Furthermore, I am establishing a task force to provide recommendations on an expedited timeframe on how the agency can restructure the cleanup process, realign incentives of all involved parties to promote expeditious remediation, reduce the burden on cooperating parties, incentivize parties to remediate sites, encourage private investment in cleanups and sites and promote the revitalization of properties across the country. The task force will be chaired by Albert Kelly, senior advisor to the Administrator, and shall include leaders from OLEM, the Office of Enforcement and Compliance Assurance, the Office of General Counsel, EPA Region 3 (as the lead region for the Superfund program) and other offices as appropriate. The task force shall, within 30 days of this memorandum, provide me with a detailed set of recommendations on actions that the agency can take to:

  • Streamline and improve the efficiency and efficacy of the Superfund program, with a focus on identifying best practices within regional Superfund programs, reducing the amount of time between identification of contamination at a site and determination that a site is ready for reuse, encouraging private investment at sites during and after cleanup and realigning incentives of all involved parties to foster faster cleanups.
  • The task force should propose recommendations to overhaul and streamline the process used to develop, issue or enter into prospective purchaser agreements, bona fide prospective purchaser status, comfort letters, ready-for-reuse determinations and other administrative tools under the agency’s existing authorities used to incentivize private investment at sites.
  • Streamline and improve the remedy development and selection process, particularly at sites with contaminated sediment, including to ensure that risk-management principles are considered in the selection of remedies at such sites. In addition, the task force should propose recommendations for promoting consistency in remedy selection and more effective utilization of the National Remedy Review Board and the Contaminated Sediments Technical Advisory Group in an efficient and expeditious manner.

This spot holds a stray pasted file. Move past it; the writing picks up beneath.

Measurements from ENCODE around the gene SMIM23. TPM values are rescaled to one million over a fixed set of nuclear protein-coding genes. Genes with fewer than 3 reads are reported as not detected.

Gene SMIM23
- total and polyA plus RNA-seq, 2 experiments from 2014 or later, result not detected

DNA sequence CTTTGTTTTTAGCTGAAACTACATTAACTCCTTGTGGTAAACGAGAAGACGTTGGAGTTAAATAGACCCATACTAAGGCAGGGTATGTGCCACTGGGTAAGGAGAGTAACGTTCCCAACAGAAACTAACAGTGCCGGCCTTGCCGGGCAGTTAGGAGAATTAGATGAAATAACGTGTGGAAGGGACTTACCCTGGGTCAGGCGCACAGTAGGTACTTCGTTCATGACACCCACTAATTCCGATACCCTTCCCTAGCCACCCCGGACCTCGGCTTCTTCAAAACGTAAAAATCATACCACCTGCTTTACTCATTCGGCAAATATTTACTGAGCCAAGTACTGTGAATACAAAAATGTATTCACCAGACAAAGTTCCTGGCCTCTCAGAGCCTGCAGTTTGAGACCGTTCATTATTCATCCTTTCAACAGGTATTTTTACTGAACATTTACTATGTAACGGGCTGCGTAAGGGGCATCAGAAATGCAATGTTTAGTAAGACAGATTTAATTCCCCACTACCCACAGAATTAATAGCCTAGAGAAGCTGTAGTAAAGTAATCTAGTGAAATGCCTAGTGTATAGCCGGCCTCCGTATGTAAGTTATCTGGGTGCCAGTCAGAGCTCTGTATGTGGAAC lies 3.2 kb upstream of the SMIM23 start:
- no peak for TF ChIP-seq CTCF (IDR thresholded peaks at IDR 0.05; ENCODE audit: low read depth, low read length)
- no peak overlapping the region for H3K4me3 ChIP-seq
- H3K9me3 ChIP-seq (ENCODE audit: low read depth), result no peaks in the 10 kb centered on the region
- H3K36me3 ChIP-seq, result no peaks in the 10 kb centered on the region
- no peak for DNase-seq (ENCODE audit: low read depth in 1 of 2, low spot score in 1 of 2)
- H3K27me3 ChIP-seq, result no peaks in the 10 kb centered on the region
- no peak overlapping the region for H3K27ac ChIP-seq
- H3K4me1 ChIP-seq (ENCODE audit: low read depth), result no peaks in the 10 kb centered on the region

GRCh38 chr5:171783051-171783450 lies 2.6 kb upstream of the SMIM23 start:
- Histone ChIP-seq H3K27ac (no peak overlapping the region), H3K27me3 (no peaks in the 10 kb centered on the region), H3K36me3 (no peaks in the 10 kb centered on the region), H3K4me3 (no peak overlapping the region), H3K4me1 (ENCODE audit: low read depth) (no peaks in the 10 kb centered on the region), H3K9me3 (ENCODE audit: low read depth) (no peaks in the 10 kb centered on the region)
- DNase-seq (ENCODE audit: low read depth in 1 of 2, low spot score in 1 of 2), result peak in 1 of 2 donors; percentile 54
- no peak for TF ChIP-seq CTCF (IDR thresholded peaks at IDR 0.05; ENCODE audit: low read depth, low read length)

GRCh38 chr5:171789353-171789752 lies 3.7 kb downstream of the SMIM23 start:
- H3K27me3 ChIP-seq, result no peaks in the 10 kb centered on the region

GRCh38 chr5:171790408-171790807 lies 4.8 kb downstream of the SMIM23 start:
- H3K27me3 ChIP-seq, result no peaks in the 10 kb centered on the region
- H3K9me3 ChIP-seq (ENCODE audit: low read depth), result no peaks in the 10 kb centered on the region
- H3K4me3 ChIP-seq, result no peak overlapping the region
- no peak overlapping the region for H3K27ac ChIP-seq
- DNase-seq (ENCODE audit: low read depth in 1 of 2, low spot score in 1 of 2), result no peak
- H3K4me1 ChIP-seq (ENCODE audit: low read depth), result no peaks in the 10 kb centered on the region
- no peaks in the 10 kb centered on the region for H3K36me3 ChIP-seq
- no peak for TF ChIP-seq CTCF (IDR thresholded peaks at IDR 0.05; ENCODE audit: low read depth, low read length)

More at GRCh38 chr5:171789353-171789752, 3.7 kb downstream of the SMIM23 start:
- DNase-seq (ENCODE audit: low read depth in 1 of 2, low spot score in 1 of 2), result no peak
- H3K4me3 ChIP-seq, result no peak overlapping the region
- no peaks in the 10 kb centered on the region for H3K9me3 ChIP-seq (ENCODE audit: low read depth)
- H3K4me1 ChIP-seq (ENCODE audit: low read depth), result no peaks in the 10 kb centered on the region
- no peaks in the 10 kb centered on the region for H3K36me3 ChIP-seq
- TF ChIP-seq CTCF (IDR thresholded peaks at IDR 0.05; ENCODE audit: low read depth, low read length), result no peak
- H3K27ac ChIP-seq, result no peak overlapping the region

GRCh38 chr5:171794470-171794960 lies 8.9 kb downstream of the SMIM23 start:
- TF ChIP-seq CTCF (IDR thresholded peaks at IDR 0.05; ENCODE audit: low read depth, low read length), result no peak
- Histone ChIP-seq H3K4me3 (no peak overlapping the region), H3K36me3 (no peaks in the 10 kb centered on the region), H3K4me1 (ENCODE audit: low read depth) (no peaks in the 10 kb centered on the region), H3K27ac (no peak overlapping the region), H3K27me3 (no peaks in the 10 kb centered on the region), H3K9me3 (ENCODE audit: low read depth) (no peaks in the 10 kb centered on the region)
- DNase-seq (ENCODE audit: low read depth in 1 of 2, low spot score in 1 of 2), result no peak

• Utilize alternative and non-traditional approaches for financing site cleanups, as well as improvements to the management and use of Superfund special accounts.
  • Reduce the administrative and overhead costs and burdens borne by parties remediating contaminated sites, including a reexamination of the level of agency oversight necessary.
  • Improve the agency’s interactions with key stakeholders under the Superfund program, particularly other federal agencies at federal facilities and federal potentially responsible parties, and expand the role that tribal, state and local governments, local and regional economic development zones and public-private partnerships play in the Superfund program. In addition, the task force should propose recommendations for better addressing the liability concerns of state, tribes and local governments.

I look forward to receiving these recommendations and working together with EPA staff, as well as our partners across the federal government, in states, tribes, local communities and with potentially responsible parties and other stakeholders to improve the Superfund program. I am confident that, with a renewed sense of urgency, leadership and fresh ideas, the Superfund program can reach its full potential of returning formerly contaminated sites to communities for their beneficial use.